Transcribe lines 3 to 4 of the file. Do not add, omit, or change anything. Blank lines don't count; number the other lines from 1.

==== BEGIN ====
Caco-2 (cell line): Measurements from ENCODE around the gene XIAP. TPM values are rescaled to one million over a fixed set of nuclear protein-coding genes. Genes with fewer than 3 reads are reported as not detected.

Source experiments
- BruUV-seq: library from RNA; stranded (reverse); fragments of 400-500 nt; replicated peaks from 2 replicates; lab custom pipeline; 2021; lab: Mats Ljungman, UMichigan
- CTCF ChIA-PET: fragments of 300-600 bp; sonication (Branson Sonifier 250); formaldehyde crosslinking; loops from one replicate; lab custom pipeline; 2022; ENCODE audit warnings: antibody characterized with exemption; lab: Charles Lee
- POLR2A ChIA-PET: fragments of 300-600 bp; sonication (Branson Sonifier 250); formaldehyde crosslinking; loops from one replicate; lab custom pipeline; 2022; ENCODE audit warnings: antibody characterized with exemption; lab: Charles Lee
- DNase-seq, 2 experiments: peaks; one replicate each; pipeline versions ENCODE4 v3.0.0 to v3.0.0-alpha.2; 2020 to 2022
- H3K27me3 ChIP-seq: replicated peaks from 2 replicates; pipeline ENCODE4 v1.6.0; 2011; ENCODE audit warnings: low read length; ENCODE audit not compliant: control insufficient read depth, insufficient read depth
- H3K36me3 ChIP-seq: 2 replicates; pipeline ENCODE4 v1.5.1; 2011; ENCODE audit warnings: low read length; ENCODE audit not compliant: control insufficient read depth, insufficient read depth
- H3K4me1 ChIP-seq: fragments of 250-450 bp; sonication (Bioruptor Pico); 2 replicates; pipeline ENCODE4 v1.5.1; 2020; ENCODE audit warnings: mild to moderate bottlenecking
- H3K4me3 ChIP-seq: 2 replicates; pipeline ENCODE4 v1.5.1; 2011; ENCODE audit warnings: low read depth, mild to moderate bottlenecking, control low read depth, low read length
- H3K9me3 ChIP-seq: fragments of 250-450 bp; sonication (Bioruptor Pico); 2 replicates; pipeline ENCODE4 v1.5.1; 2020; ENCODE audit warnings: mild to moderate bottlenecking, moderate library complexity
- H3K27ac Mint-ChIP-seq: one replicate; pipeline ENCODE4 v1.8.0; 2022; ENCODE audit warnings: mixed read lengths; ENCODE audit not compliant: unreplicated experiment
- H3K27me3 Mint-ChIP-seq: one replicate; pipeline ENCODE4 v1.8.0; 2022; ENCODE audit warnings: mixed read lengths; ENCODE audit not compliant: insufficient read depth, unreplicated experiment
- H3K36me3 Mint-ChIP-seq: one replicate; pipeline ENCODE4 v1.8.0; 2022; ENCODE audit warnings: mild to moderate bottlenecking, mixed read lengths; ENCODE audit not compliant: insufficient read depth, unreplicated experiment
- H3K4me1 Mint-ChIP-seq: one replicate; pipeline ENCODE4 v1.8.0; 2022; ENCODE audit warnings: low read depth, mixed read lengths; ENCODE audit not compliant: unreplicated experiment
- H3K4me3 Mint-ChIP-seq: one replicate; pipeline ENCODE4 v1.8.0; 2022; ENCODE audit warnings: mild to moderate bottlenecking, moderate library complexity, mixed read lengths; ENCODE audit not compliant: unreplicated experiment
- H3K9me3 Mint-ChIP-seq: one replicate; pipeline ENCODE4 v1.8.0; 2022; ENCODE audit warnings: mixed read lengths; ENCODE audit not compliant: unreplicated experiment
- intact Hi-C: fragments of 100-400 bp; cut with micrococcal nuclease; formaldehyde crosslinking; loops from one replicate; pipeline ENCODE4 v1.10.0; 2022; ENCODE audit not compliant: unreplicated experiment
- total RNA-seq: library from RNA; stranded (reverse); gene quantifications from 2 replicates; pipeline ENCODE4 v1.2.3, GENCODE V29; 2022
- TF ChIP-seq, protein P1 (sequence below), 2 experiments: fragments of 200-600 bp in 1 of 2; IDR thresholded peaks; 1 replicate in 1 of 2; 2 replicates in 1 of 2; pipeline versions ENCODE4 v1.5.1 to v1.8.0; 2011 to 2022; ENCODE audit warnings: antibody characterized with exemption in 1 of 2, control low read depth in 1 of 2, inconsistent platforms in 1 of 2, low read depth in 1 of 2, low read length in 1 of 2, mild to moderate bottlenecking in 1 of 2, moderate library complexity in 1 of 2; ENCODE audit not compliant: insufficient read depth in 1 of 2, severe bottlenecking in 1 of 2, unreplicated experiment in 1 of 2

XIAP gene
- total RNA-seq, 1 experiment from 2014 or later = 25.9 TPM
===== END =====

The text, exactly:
- BruUV-seq: library from RNA; stranded (reverse); fragments of 400-500 nt; replicated peaks from 2 replicates; lab custom pipeline; 2021; lab: Mats Ljungman, UMichigan
- CTCF ChIA-PET: fragments of 300-600 bp; sonication (Branson Sonifier 250); formaldehyde crosslinking; loops from one replicate; lab custom pipeline; 2022; ENCODE audit warnings: antibody characterized with exemption; lab: Charles Lee